Conflict minerals: understanding the SEC's final rules
At an open meeting held on 22 August 2012, the Securities and Exchange Commission voted to approve final rules regarding disclosure and reporting requirements with respect to the use of “conflict minerals” to implement Section 1502 of the Dodd-Frank Wall Street Reform and Consumer Protection Act. The final rules were adopted by a vote of three to two, with Commissioners Paredes and Gallagher dissenting.
Click on the link above to download this Gibson Dunn & Crutcher briefing.
Sign in or Register to continue reading this article
It's quick, easy and free!
It takes just 5 minutes to register. Answer a few simple questions and once completed you’ll have instant access.Register now
Why register to The Lawyer
In-depth, expert analysis into the stories behind the headlines from our leading team of journalists.
Identify the major players and business opportunities within a particular region through our series of free, special reports.
Receive your pick of The Lawyer's daily and weekly email newsletters, tailored by practice area, region and job function.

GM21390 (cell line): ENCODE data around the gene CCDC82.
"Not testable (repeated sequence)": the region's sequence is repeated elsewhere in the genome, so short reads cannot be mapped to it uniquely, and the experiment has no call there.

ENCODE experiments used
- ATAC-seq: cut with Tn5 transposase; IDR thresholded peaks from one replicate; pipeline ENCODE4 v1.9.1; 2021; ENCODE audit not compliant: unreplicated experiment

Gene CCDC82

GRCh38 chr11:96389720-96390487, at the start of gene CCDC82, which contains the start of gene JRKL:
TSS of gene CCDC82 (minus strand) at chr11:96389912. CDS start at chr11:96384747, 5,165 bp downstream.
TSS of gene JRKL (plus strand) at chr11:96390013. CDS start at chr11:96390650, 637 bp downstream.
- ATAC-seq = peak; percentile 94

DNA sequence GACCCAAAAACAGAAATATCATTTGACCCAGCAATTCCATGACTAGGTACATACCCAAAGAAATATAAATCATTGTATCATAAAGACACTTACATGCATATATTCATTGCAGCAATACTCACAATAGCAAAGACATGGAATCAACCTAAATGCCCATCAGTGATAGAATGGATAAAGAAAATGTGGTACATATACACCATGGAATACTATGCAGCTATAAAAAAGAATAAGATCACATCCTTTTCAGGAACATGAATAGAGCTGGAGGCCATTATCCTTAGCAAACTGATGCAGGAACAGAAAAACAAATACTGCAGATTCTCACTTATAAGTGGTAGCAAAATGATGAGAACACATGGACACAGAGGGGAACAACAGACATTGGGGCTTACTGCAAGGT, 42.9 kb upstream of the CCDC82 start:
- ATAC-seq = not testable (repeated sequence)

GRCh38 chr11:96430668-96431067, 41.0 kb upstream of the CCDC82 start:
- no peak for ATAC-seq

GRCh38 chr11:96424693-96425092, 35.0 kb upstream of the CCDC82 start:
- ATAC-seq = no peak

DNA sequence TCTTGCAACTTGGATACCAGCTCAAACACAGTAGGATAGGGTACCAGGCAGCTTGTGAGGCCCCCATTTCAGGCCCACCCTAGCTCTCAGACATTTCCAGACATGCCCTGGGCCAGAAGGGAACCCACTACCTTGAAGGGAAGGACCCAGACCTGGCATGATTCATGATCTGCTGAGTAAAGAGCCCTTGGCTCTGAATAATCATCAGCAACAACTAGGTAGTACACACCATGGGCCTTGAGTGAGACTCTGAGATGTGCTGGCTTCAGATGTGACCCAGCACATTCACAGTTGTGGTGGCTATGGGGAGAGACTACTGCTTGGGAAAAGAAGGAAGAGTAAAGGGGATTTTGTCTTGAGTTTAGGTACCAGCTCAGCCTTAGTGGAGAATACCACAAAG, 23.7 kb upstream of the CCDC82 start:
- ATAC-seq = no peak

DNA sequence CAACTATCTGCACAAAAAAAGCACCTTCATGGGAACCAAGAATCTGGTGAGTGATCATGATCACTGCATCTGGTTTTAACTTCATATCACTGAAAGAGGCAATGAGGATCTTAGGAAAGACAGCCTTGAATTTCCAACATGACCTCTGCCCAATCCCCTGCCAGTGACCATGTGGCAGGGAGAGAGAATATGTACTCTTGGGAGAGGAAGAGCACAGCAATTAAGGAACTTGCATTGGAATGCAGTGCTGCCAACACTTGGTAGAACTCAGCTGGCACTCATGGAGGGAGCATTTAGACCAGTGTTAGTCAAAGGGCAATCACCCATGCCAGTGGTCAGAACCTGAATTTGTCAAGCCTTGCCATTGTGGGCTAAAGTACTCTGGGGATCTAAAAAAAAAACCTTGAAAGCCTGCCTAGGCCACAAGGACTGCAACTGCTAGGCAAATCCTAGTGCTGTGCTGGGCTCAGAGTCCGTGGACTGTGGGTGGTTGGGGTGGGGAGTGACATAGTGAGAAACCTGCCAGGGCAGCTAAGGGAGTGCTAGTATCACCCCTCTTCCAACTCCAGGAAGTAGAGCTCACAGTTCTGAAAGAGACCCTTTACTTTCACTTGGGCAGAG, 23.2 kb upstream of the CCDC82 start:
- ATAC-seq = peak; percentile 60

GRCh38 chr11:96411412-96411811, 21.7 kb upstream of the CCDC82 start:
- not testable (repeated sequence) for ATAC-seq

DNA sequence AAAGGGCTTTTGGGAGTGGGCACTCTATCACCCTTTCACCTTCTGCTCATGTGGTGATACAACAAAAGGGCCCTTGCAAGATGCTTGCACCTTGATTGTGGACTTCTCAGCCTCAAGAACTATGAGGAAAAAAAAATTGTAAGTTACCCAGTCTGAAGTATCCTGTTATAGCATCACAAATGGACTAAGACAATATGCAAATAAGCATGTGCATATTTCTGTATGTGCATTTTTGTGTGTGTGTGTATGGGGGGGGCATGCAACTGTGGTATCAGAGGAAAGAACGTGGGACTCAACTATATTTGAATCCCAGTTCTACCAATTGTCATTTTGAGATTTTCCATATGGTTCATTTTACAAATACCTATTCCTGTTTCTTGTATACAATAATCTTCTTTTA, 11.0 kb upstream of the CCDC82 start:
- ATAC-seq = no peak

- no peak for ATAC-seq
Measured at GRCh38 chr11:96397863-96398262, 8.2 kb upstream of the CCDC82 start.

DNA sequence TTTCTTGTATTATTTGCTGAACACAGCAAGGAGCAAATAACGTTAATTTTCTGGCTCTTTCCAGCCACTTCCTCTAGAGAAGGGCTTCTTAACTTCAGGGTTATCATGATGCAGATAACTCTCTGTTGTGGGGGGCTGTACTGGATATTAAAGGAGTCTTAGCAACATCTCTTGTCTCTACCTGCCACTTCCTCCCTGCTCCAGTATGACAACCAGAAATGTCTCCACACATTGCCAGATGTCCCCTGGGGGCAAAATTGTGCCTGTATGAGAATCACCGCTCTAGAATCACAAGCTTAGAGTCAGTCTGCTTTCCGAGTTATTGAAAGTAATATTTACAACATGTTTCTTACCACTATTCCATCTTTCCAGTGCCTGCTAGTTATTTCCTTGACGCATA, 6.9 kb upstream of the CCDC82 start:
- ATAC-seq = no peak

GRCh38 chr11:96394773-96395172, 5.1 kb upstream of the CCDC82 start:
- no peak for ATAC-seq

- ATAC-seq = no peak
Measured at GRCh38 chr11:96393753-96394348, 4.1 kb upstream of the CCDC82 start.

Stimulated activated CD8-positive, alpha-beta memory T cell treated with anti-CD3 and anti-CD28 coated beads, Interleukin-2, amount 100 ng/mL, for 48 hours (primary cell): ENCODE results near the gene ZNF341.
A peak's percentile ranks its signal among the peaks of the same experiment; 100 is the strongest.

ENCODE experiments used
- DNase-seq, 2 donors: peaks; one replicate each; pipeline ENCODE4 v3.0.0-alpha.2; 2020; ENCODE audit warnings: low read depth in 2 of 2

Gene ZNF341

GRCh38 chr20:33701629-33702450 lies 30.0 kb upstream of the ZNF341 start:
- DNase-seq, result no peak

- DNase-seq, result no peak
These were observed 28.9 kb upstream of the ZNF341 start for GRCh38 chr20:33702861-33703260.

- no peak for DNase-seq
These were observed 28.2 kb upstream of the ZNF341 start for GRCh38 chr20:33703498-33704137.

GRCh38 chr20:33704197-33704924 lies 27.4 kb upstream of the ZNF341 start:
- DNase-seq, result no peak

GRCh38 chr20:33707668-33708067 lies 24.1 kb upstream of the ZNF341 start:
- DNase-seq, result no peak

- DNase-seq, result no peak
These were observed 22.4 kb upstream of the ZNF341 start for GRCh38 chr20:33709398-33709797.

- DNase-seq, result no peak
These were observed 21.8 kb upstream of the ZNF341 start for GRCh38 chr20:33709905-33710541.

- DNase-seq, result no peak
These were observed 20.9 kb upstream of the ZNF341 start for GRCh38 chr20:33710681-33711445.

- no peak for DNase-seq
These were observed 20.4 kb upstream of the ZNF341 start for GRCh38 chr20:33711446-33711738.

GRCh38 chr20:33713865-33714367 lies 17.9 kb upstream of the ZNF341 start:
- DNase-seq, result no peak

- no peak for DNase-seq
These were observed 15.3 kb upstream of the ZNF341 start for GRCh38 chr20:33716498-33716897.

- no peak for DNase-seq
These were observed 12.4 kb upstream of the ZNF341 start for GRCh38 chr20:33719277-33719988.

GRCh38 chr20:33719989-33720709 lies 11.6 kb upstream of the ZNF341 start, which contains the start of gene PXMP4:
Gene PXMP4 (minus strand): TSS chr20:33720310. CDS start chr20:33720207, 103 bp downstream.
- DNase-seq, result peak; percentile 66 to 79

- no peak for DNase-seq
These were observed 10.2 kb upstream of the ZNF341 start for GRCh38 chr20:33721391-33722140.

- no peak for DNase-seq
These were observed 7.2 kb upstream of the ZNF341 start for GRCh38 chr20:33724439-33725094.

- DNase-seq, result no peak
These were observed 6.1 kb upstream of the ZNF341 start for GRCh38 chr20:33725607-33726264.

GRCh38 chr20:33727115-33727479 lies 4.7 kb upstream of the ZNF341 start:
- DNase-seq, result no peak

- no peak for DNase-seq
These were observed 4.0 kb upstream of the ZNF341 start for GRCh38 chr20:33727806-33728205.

More relevant to you
To continue providing the best analysis, insight and news across the legal market we are collecting some information about who you are, what you do and where you work to improve The Lawyer and make it more relevant to you.
News from The Lawyer
Briefings from Gibson Dunn & Crutcher
On 23 October 2012, the United Arab Emirates enacted its Federal Competition Law (Federal Law No. (4) of 2012), which laid down new rules on anti-competitive agreements, merger control and abuse of dominance.
In retrospect, 2012 likely will be remembered as another year of manifold challenges in the Eurozone and of slow consolidation rather than one of fundamental reform or renaissance.
Analysis from The Lawyer
Recent unwanted attention on Gibson Dunn & Crutcher in light of the Djibouti falsified evidence case will do nothing for the firm’s hard-won reputation in the world of anti-corruption and combating fraud.